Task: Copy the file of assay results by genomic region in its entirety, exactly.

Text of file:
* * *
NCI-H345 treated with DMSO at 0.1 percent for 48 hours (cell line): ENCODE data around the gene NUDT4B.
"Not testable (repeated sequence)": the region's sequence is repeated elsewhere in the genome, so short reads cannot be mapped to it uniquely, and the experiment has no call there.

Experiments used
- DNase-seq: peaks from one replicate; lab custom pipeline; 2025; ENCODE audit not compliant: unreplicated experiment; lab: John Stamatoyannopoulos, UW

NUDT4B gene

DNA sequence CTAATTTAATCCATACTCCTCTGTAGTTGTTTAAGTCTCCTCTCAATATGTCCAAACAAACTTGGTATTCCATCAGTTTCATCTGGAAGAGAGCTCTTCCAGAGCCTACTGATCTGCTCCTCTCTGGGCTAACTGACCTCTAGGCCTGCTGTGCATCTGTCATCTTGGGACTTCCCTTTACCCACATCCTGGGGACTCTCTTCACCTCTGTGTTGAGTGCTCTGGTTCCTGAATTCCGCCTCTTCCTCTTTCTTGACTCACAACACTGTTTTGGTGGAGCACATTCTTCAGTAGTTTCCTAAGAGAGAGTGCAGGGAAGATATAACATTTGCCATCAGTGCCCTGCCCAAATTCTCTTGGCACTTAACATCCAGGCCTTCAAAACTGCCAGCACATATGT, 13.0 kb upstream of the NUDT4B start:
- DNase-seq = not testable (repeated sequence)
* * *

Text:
NCI-H345 treated with DMSO at 0.1 percent for 48 hours (cell line): ENCODE data around the gene NUDT4B.
"Not testable (repeated sequence)": the region's sequence is repeated elsewhere in the genome, so short reads cannot be mapped to it uniquely, and the experiment has no call there.

Experiments used
- DNase-seq: peaks from one replicate; lab custom pipeline; 2025; ENCODE audit not compliant: unreplicated experiment; lab: John Stamatoyannopoulos, UW

NUDT4B gene

DNA sequence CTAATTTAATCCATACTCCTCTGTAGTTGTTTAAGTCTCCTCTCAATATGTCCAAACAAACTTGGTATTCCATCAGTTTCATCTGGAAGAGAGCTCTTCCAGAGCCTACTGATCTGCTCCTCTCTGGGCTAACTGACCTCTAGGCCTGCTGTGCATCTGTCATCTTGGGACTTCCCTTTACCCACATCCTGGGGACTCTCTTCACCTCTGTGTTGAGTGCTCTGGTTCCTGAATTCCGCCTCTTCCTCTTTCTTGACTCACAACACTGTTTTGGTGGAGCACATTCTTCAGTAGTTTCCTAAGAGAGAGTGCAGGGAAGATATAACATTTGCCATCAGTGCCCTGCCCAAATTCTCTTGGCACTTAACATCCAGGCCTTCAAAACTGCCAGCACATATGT, 13.0 kb upstream of the NUDT4B start:
- DNase-seq = not testable (repeated sequence)